Poor VH-1. Conceived in a competitive fervor, less because anyone in the audience actually wanted it, more because MTV Networks couldn’t let Ted Turner grab their business. No one at the company really wanted it to succeed, under the mistaken impression that there were only so many people interested in video music (a claim backed up by research that was ill conceived, maybe on purpose). Don’t lose too much money, please break even, and the job was done.
The MTVN operators worked hard to convince itself that there was a consumer demand for the network. After all, wasn’t MTV just a rock radio station on steroids. And didn’t a more adult audience reject rock radio for more mellow music. And besides, the record industry was begging MTVN for so many favors that MTV could not fulfill them all and keep its business on track. VH-1 could serve a multitude of useful purposes.
Fred/Alan was there at it’s inception and played a pivotal role for three more makeovers during the next seven years.
In the first big change since launch at the beginning of 1985, we were convinced that VH-1 needed to sharpen its message and its target audience. Stake a claim. Self centered baby boomers that we were, it seemed obvious to us that there was an opportunity to be obvious about it, and that VH-1 was the perfect place for our obviousness.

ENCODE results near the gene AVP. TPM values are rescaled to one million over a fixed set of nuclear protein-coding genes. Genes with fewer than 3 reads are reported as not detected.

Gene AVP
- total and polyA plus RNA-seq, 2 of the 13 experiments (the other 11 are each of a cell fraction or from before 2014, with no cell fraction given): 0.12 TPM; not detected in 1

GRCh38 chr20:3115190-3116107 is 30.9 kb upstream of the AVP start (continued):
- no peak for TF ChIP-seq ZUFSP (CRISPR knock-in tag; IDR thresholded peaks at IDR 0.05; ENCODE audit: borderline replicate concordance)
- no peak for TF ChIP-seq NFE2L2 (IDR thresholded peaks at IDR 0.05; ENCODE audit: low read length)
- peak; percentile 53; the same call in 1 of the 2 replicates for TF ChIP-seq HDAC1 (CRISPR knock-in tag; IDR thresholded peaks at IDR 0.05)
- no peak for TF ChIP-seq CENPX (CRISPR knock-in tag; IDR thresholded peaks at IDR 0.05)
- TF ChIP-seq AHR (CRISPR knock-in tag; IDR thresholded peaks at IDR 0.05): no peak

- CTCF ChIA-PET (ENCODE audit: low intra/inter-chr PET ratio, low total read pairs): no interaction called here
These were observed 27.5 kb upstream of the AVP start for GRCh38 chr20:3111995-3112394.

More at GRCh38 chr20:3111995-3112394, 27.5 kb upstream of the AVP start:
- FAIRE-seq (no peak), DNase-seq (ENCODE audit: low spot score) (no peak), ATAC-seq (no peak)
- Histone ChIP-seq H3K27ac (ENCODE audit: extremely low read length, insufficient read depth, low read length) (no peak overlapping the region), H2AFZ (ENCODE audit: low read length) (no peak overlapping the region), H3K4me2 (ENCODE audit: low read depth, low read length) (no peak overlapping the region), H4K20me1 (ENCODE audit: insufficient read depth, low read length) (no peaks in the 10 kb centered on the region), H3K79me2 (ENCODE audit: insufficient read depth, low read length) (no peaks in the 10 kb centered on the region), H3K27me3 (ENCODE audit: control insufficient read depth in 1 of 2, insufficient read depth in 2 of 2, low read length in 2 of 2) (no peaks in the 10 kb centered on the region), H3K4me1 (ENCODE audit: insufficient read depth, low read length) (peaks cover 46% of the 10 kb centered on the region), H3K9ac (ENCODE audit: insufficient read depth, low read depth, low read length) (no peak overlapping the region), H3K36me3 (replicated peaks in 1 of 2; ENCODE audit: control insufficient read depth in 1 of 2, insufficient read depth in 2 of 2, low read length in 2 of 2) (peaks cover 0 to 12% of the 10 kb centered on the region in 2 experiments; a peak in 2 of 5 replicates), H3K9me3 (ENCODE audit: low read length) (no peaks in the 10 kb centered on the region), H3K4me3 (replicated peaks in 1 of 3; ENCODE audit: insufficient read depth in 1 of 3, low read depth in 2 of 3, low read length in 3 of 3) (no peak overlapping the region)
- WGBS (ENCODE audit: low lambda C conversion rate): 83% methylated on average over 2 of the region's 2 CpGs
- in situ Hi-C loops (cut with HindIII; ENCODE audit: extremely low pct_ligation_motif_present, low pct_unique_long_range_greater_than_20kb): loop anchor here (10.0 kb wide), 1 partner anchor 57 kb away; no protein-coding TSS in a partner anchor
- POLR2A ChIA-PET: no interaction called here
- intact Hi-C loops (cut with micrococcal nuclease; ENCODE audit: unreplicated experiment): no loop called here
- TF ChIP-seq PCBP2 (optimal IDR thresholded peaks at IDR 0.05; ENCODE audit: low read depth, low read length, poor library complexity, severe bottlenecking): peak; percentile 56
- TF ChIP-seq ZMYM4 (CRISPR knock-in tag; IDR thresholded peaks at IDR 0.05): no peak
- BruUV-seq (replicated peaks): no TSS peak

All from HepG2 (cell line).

Noel Frankel had started working with Fred/Alan as a freelance copywriter and art director, and persuaded us to become our full time creative director with two campaigns that had completely opposite affects. The Nick-at-Nite print campaign piggy backed on the twisted, successful strategy we’d used on-air to establish America’s first oldies TV network. He conceived these VH-1 ads, and the TV spots that accompanied them, using the high key photography of the famous Art Kane to provide a sophisticated attitude that VH-1 needed to have to attract our audience.
It was a good campaign. Unfortunately, VH-1 refused to support it was a network that had a focused point of view. Viewers continued to reject the channel, and within a year or two we were onward and upward to yet another “re-branding.”
…..0 comments Tagged: Noel Frankel, advertising, photography, print, trade advertising, VH1,.
Jazz singer and crooner Tony Bennett completely revived his career with his 1995 appearance on Unplugged. But, it was Fred/Alan that awakened Tony’s and MTV’s interest in each other in 1988. I think it was a great, funny spot, just right for the network.
This commercial was the first spot we did as a full service agency, the slickest and most expensive we’d ever done, and awakened me to the possibility that this was the beginning of the end of the game, and that I hated being part of, no less owning, an advertising agency.
To make a long story short, Alan and I had happily, productively, operated Fred/Alan as a boutique company with five employees, where we consulted on high level branding assignments of cable media properties like Nickelodeon, Nick-at-Nite, and MTV, and produced everything from promo spots to television shows. In late 1987, everything changed when Nickelodeon asked us to up the ante and become their full service ad agency, and MTV soon followed suit. Since neither of us had actually worked in an agency (though for years we’d made a lot of advertising and been agency clients) we started hiring experienced creatives, account managers, and media buyers. Strike one.